Asylum Seekers Enter San Diego, Amid Controversy Over Biden's Migrant Plan


MEXICO-US-MIGRANTS-BORDER

The first of many asylum-seekers are allowed to enter the U.S. Friday at San Diego's U.S. / Mexico border crossing. With the Biden administration's elimination of the "Remain in Mexico" policy, asylum-seekers can now wait in the U.S. instead of returning to Mexico while their immigration case is processed.

U.S. officials estimate that there are 70,000 asylum-seekers in Mexico and that 25,000 of these people have active immigration cases that once processed will be allowed into the U.S. as a result of the policy change.

Asylum-seekers have been cautioned not to show up at border crossings if they don't have active immigration cases. The U.S. Immigration agency has sent notifications to those who are eligible to enter the U.S. as their case is processed.

All asylum-seekers will be tested COVID-19 by the International Organization for Migration, and anyone testing positive will be quarantined for 10 days before they can enter the U.S.

U.S. officials have stated that they can process about 300 asylum-seekers per day, but initially the amount will be less. San Diego-based outreach groups have offered to assist the asylum-seekers as after they enter the U.S.

On Monday, February 22 asylum seekers will be allowed to enter the U.S. from Matamoros, Mexico at Brownsville, Texas and on February 26 from Juarez, Mexico, into El Paso, Texas.

The day prior to the first Asylum-seekers entering the U.S., President Joe Biden unveiled his immigration plan, which some are calling the "most radical bill ever written." In an interview with Fox News' Laura Ingraham, former White House adviser Stephen Miller shared his interpretation of the bill, which is said to:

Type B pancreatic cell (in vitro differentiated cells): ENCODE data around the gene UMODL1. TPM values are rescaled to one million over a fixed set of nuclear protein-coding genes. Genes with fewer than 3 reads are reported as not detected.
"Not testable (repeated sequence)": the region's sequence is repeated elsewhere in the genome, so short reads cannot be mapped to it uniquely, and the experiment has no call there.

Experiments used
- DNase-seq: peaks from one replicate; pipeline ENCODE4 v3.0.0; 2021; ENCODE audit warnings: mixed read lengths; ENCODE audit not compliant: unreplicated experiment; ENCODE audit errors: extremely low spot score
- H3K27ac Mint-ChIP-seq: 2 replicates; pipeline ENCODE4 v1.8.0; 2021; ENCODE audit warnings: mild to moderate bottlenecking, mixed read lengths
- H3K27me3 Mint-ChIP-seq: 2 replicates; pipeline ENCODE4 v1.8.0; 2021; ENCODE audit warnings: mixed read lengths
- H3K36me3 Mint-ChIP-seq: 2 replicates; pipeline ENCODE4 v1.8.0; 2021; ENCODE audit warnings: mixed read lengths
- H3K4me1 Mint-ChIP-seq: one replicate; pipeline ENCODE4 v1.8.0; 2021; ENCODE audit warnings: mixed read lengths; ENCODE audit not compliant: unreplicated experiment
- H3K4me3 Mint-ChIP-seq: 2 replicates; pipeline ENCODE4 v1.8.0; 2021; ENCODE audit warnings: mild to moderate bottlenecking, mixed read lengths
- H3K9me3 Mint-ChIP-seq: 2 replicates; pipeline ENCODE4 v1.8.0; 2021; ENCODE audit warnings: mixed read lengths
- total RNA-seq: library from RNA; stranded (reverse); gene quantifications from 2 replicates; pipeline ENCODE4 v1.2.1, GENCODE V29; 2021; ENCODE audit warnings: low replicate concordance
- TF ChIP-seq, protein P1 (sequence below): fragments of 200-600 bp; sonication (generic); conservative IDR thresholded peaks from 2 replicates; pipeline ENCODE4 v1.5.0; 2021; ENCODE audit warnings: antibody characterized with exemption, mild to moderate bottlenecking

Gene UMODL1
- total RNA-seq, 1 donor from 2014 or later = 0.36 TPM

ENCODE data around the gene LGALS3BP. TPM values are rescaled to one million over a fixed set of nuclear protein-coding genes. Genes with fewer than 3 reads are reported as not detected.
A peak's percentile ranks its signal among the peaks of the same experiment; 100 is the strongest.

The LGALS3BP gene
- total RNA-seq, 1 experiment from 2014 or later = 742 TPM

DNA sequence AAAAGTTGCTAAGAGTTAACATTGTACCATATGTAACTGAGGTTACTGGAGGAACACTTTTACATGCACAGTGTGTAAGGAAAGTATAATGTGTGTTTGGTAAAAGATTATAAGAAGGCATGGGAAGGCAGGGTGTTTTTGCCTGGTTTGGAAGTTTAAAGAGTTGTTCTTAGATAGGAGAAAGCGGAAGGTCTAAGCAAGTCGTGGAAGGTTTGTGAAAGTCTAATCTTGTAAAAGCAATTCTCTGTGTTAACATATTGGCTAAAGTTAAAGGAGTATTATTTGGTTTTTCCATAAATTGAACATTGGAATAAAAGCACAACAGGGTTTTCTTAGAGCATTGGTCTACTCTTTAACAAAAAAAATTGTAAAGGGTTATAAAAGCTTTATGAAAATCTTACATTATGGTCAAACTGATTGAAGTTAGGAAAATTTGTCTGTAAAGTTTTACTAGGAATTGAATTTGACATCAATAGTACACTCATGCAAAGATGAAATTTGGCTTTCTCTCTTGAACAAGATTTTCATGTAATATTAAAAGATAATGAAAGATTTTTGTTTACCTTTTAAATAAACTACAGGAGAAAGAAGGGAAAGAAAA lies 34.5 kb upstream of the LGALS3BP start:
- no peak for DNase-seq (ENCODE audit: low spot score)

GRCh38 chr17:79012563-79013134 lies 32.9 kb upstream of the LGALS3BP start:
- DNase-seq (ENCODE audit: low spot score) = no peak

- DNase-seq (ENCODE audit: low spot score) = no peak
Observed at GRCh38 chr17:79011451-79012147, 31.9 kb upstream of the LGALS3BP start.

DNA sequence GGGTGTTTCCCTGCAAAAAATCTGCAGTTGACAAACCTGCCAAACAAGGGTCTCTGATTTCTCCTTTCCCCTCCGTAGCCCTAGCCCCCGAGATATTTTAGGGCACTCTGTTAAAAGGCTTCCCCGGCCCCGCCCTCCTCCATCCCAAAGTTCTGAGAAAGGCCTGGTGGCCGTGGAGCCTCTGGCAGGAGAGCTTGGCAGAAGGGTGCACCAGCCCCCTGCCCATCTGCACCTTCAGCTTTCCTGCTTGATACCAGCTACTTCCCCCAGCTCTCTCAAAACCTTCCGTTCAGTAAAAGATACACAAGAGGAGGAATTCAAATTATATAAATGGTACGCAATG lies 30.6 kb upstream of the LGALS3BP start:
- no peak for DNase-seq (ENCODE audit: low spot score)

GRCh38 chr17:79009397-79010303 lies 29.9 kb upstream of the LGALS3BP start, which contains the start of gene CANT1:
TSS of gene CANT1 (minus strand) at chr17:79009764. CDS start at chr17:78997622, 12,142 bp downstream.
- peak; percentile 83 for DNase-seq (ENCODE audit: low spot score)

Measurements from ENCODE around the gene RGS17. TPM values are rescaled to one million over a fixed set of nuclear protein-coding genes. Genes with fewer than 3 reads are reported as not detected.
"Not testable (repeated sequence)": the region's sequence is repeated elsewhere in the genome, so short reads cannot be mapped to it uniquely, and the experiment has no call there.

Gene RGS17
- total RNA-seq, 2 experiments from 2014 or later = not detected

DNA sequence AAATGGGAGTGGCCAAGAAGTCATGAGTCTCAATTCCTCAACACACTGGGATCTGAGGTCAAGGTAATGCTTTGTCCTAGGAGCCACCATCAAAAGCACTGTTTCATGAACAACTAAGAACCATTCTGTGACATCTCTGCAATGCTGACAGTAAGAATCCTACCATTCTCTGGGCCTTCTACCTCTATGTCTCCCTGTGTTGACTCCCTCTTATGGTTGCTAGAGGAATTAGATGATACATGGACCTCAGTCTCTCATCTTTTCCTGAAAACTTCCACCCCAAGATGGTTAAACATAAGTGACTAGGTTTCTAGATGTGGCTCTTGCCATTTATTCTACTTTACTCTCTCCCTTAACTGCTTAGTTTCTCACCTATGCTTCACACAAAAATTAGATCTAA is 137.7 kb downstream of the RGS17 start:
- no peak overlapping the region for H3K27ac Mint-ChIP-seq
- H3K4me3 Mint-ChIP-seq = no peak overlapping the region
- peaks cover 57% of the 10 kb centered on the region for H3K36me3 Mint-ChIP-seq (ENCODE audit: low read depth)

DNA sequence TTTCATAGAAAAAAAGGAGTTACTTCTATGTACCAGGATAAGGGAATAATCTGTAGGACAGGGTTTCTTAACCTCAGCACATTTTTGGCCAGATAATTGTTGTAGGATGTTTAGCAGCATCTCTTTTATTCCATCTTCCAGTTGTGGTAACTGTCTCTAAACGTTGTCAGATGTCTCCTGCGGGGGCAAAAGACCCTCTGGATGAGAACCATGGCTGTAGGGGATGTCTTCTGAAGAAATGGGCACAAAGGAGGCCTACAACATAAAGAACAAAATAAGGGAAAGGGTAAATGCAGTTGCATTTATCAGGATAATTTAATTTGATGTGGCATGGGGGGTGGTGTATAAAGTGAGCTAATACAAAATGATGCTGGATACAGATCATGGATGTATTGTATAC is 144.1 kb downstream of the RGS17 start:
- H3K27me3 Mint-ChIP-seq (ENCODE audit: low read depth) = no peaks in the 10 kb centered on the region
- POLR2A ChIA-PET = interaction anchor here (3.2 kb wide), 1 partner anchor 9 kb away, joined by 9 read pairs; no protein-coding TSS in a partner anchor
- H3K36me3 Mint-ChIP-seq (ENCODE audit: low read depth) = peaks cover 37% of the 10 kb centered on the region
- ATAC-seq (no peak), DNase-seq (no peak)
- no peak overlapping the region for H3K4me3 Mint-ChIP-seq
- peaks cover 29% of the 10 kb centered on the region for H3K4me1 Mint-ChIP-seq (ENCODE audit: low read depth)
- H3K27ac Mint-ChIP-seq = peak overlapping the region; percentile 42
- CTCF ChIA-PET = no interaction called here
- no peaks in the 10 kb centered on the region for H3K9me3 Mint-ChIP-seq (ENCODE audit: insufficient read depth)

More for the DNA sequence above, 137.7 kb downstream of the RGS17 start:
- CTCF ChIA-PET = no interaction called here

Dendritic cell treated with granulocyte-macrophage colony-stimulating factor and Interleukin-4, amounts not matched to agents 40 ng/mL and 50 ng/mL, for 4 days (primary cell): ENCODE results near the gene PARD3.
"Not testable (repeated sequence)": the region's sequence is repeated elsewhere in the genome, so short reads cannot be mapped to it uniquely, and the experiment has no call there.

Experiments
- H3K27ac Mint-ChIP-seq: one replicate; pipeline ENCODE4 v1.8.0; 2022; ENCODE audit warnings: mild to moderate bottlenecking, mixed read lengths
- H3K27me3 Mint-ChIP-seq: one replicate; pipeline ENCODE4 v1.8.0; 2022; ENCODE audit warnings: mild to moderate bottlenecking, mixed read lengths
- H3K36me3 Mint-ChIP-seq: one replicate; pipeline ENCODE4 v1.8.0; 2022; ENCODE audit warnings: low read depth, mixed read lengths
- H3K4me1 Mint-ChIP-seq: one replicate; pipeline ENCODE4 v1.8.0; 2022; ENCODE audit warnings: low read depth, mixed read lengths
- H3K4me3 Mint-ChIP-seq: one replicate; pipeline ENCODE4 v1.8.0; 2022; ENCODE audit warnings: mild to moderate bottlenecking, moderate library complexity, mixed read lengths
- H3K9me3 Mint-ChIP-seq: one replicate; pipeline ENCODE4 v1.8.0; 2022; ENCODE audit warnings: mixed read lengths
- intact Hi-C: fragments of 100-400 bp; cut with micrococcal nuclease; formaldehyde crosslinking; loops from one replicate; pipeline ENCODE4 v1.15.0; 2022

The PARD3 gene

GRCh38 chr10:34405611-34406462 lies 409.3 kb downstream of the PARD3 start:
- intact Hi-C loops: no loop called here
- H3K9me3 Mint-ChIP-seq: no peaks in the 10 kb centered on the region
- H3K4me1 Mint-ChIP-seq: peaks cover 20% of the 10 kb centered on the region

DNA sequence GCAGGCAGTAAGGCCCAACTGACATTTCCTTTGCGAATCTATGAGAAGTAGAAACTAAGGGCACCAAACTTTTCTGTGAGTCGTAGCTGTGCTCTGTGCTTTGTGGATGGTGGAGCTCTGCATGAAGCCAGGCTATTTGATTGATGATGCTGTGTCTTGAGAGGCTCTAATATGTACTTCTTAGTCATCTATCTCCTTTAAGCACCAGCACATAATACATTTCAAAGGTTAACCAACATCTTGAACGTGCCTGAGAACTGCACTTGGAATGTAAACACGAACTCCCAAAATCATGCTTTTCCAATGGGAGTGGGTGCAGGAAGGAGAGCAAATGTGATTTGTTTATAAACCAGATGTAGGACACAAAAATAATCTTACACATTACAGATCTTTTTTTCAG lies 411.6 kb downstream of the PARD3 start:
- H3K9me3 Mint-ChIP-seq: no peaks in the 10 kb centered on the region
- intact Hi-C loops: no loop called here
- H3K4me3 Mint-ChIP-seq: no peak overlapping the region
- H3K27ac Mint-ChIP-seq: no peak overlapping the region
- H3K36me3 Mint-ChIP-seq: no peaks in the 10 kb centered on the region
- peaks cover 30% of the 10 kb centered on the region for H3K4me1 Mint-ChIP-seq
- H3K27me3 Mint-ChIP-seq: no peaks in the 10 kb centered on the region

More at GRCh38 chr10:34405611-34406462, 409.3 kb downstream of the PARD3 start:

• Eliminate any penalty associated with immigrants living in the U.S. without authorization.
  • Immediately provide green cards to all farm workers, immigrants with temporary protected status, and young people who arrived illegally in the U.S. as children (Dreamers).
  • Eliminate a law passed by President Clinton that requires a waiting period to get free federal health care for people who get green cards.
  • Impose a $50,000 fine if a federal worker refers an application to law enforcement because they are concerned about something they see on it.
  • Authorize every illegal alien in the country who submits an application to the U.S. government to gain employment immediately - employers are 'immediately allowed to hire them even if they haven't submitted their application'.
  • Any illegal alien who lived in the U.S. for at least 3 years and was deported by the Trump administration can reapply for citizenship.
  • Order the Secretary of State to mail applications to the 200 countries around the world that illegal aliens were deported to.
  • Call for new technology at the border, but does not contain provisions for enhanced border security.
  • Allocate $4 billion over 4 years to Latin American countries to address the cause of immigration, and establishes refugee processing in Central America.
  • Replace the word "alien" with "noncitizen" in law.

Democratic Senator Robert Menendez, who co-sponsored the 353-page legislative bill, said "We have an economic and moral imperative to pass big, bold and inclusive immigration reform."

Photo: Getty Images


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